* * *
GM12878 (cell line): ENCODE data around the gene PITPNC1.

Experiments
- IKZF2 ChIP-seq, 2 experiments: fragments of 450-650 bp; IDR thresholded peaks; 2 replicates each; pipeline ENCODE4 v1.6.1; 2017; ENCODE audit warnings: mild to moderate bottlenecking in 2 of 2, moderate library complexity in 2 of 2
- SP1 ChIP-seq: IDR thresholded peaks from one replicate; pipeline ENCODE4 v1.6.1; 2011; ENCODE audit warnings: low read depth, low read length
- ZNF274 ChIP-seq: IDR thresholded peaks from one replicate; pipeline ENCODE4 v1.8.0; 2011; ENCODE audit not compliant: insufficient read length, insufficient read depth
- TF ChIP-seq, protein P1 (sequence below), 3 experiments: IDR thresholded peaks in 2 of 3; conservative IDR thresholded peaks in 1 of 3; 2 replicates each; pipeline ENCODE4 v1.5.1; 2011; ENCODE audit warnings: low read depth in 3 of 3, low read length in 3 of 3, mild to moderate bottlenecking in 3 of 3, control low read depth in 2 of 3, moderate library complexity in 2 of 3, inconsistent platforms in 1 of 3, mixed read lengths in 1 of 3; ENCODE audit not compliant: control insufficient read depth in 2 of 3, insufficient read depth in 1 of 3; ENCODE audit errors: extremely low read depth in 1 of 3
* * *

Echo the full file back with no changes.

GM12878 (cell line): ENCODE data around the gene PITPNC1.

Experiments
- IKZF2 ChIP-seq, 2 experiments: fragments of 450-650 bp; IDR thresholded peaks; 2 replicates each; pipeline ENCODE4 v1.6.1; 2017; ENCODE audit warnings: mild to moderate bottlenecking in 2 of 2, moderate library complexity in 2 of 2
- SP1 ChIP-seq: IDR thresholded peaks from one replicate; pipeline ENCODE4 v1.6.1; 2011; ENCODE audit warnings: low read depth, low read length
- ZNF274 ChIP-seq: IDR thresholded peaks from one replicate; pipeline ENCODE4 v1.8.0; 2011; ENCODE audit not compliant: insufficient read length, insufficient read depth
- TF ChIP-seq, protein P1 (sequence below), 3 experiments: IDR thresholded peaks in 2 of 3; conservative IDR thresholded peaks in 1 of 3; 2 replicates each; pipeline ENCODE4 v1.5.1; 2011; ENCODE audit warnings: low read depth in 3 of 3, low read length in 3 of 3, mild to moderate bottlenecking in 3 of 3, control low read depth in 2 of 3, moderate library complexity in 2 of 3, inconsistent platforms in 1 of 3, mixed read lengths in 1 of 3; ENCODE audit not compliant: control insufficient read depth in 2 of 3, insufficient read depth in 1 of 3; ENCODE audit errors: extremely low read depth in 1 of 3